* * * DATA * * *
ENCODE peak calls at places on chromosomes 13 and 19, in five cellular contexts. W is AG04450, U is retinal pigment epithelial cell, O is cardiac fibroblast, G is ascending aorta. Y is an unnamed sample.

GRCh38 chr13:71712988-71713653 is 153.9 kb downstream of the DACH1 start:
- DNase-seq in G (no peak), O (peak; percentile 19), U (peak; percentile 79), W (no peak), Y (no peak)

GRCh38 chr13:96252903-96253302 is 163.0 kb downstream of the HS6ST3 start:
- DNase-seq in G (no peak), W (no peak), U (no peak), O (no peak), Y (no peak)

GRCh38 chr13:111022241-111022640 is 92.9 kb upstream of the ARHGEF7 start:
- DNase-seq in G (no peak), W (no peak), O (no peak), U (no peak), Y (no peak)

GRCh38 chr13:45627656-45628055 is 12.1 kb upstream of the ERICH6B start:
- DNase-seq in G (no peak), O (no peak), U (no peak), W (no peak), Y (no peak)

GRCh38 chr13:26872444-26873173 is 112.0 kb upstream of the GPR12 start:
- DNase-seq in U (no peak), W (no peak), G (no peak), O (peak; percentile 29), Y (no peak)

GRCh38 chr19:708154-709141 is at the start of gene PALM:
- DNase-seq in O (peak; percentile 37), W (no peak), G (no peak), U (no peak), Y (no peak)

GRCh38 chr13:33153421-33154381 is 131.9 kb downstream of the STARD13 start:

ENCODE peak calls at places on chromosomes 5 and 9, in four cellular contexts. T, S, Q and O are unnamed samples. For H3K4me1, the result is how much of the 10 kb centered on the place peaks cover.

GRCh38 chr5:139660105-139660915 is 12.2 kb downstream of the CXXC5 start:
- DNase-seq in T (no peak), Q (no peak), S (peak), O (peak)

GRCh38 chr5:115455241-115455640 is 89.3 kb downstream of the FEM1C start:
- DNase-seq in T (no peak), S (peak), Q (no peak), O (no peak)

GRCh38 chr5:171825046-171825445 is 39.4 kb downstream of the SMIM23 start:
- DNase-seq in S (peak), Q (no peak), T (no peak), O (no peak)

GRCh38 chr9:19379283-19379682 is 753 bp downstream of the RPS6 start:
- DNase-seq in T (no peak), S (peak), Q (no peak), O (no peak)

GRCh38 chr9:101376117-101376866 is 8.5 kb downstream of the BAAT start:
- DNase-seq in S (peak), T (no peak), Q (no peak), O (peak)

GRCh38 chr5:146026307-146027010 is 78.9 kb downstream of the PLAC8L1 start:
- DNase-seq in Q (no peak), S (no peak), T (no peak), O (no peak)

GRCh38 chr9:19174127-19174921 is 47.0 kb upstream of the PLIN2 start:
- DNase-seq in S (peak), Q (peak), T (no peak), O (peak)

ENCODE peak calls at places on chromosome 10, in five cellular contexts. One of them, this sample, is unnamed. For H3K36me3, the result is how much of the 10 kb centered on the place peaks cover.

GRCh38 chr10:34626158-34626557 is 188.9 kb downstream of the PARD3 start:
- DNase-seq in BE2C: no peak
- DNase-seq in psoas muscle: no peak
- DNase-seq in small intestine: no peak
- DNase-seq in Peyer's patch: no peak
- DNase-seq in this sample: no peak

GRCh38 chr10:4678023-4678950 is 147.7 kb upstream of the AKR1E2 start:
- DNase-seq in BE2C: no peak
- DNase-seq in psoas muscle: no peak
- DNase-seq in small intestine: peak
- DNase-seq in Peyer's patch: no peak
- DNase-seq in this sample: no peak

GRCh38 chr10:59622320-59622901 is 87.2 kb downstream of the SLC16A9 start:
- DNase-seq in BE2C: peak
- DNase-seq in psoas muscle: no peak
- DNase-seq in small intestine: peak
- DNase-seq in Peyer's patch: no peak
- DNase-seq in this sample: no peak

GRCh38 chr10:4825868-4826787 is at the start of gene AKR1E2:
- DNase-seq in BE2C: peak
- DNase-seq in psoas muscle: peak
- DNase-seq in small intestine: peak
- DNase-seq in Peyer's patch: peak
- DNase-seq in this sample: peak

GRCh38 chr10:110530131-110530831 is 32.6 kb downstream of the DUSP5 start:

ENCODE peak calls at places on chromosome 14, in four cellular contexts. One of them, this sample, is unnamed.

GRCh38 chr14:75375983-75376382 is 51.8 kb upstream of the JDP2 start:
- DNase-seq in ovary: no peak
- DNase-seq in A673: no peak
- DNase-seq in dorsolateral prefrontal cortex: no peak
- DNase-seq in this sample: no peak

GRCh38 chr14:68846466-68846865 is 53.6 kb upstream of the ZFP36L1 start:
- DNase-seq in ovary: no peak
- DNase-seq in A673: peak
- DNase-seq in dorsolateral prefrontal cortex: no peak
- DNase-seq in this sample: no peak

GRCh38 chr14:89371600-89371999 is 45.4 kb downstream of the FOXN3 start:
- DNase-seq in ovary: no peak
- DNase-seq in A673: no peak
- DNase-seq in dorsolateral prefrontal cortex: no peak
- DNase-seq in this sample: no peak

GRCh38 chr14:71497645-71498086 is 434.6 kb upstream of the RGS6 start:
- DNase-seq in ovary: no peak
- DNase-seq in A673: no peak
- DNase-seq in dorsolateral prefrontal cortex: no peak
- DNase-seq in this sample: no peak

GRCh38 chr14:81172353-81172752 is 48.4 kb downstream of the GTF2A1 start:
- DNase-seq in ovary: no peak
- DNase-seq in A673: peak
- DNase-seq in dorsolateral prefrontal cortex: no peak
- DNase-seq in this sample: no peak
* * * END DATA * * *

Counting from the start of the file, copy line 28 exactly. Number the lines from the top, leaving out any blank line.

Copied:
GRCh38 chr9:19174127-19174921 is 47.0 kb upstream of the PLIN2 start: